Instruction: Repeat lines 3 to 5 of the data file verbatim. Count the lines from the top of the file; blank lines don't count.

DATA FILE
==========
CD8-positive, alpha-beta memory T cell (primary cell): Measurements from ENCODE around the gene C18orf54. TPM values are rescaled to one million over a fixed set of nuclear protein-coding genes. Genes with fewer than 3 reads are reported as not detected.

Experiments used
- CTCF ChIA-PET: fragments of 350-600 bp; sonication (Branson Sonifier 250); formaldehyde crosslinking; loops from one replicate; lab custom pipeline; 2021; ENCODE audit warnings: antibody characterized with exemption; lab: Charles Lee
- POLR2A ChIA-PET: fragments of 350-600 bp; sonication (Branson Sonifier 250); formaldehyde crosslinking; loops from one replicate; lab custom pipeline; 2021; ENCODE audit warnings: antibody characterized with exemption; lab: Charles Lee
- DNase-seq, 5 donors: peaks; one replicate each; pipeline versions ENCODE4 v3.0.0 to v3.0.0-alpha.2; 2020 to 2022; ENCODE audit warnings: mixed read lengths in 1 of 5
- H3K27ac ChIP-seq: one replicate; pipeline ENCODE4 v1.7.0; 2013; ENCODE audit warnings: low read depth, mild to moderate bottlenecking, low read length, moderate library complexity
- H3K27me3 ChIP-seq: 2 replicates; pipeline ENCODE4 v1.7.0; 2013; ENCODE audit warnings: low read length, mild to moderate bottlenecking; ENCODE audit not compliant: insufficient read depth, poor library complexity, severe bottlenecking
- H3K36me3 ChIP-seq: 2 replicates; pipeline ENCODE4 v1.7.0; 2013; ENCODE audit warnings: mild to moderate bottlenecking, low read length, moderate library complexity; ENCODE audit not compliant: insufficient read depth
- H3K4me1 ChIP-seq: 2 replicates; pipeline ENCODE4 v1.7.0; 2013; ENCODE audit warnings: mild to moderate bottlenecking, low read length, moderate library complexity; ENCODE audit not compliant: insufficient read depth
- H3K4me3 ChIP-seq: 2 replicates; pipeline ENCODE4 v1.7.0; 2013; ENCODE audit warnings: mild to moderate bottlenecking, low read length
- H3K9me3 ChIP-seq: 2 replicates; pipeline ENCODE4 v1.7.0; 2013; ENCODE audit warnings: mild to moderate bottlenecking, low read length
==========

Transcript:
- CTCF ChIA-PET: fragments of 350-600 bp; sonication (Branson Sonifier 250); formaldehyde crosslinking; loops from one replicate; lab custom pipeline; 2021; ENCODE audit warnings: antibody characterized with exemption; lab: Charles Lee
- POLR2A ChIA-PET: fragments of 350-600 bp; sonication (Branson Sonifier 250); formaldehyde crosslinking; loops from one replicate; lab custom pipeline; 2021; ENCODE audit warnings: antibody characterized with exemption; lab: Charles Lee
- DNase-seq, 5 donors: peaks; one replicate each; pipeline versions ENCODE4 v3.0.0 to v3.0.0-alpha.2; 2020 to 2022; ENCODE audit warnings: mixed read lengths in 1 of 5